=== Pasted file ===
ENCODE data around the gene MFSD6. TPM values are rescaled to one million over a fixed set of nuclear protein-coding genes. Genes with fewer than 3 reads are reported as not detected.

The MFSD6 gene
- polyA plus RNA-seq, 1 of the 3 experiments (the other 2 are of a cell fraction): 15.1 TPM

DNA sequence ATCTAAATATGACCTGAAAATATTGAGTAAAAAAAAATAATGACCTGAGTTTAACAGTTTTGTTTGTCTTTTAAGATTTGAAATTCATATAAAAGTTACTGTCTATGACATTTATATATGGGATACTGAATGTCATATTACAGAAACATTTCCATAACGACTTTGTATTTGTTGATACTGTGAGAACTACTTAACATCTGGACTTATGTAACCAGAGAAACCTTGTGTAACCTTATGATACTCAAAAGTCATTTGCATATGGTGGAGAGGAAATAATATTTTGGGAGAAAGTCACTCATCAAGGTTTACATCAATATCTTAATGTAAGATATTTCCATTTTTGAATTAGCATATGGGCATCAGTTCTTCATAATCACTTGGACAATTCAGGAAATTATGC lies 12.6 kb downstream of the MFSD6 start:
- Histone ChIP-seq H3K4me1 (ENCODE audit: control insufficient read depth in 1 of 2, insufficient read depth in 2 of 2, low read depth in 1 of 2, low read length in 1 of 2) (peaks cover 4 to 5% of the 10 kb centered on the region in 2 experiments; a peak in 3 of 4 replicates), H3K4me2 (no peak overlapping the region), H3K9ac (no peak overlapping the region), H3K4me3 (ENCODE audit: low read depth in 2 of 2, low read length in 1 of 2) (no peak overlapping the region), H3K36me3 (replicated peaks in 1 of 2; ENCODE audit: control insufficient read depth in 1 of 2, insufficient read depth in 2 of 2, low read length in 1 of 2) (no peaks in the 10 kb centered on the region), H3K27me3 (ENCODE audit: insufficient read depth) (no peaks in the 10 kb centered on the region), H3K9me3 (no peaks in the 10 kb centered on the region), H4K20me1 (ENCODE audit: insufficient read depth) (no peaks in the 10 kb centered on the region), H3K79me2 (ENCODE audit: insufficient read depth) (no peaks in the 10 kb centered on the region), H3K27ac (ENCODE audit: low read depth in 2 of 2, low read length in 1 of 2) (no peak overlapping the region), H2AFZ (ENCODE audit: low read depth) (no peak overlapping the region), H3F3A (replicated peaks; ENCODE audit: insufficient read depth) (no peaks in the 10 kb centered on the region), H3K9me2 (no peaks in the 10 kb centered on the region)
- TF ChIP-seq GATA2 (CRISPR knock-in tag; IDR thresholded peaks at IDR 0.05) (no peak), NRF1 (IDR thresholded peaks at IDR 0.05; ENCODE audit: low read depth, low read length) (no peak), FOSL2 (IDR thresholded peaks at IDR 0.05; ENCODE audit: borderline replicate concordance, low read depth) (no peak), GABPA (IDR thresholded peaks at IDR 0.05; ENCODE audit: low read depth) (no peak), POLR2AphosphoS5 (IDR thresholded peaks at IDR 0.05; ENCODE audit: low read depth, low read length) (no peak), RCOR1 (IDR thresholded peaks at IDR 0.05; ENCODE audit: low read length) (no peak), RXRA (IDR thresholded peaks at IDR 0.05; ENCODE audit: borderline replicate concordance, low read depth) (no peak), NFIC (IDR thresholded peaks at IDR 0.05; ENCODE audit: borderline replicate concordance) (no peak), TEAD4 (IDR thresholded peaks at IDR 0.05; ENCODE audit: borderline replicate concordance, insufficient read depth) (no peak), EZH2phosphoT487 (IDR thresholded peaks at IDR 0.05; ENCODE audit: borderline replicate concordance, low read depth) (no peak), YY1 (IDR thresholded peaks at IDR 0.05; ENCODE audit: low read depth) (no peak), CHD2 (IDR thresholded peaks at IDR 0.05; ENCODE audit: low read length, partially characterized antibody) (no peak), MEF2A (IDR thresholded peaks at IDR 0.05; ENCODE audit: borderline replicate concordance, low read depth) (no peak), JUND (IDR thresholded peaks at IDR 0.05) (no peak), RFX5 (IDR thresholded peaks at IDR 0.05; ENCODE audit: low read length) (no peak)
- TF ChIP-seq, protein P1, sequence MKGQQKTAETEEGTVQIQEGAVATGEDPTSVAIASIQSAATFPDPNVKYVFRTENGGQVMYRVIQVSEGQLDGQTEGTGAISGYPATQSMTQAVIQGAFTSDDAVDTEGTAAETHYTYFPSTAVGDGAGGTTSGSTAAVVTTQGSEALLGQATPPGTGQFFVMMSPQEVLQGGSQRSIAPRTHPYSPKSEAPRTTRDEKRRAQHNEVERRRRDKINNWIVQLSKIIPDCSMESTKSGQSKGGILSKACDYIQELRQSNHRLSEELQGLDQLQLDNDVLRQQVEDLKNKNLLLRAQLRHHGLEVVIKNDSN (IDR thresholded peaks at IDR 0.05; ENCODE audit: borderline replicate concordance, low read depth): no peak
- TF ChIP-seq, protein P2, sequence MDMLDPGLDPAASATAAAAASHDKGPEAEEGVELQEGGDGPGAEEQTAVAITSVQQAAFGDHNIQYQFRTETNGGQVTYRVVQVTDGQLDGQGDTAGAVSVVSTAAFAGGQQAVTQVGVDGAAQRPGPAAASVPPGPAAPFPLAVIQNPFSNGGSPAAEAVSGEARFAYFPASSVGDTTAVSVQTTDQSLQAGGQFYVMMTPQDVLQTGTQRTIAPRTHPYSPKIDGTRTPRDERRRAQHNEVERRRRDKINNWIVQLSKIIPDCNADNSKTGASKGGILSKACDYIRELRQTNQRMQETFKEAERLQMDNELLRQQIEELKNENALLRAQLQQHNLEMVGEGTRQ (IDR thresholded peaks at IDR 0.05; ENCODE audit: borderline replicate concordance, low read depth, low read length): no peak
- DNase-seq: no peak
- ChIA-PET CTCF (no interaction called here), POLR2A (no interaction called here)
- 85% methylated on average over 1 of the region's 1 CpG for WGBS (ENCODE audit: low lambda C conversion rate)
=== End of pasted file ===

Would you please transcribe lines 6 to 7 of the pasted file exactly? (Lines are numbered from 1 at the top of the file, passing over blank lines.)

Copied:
- TF ChIP-seq GATA2 (CRISPR knock-in tag; IDR thresholded peaks at IDR 0.05) (no peak), NRF1 (IDR thresholded peaks at IDR 0.05; ENCODE audit: low read depth, low read length) (no peak), FOSL2 (IDR thresholded peaks at IDR 0.05; ENCODE audit: borderline replicate concordance, low read depth) (no peak), GABPA (IDR thresholded peaks at IDR 0.05; ENCODE audit: low read depth) (no peak), POLR2AphosphoS5 (IDR thresholded peaks at IDR 0.05; ENCODE audit: low read depth, low read length) (no peak), RCOR1 (IDR thresholded peaks at IDR 0.05; ENCODE audit: low read length) (no peak), RXRA (IDR thresholded peaks at IDR 0.05; ENCODE audit: borderline replicate concordance, low read depth) (no peak), NFIC (IDR thresholded peaks at IDR 0.05; ENCODE audit: borderline replicate concordance) (no peak), TEAD4 (IDR thresholded peaks at IDR 0.05; ENCODE audit: borderline replicate concordance, insufficient read depth) (no peak), EZH2phosphoT487 (IDR thresholded peaks at IDR 0.05; ENCODE audit: borderline replicate concordance, low read depth) (no peak), YY1 (IDR thresholded peaks at IDR 0.05; ENCODE audit: low read depth) (no peak), CHD2 (IDR thresholded peaks at IDR 0.05; ENCODE audit: low read length, partially characterized antibody) (no peak), MEF2A (IDR thresholded peaks at IDR 0.05; ENCODE audit: borderline replicate concordance, low read depth) (no peak), JUND (IDR thresholded peaks at IDR 0.05) (no peak), RFX5 (IDR thresholded peaks at IDR 0.05; ENCODE audit: low read length) (no peak)
- TF ChIP-seq, protein P1, sequence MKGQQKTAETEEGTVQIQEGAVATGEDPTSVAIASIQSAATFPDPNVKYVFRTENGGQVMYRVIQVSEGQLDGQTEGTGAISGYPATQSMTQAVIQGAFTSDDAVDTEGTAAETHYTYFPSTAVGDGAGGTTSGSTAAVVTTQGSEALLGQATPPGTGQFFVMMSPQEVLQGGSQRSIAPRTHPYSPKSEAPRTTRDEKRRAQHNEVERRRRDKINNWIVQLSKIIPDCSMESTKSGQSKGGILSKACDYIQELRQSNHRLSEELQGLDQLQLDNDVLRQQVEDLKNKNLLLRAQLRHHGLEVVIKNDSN (IDR thresholded peaks at IDR 0.05; ENCODE audit: borderline replicate concordance, low read depth): no peak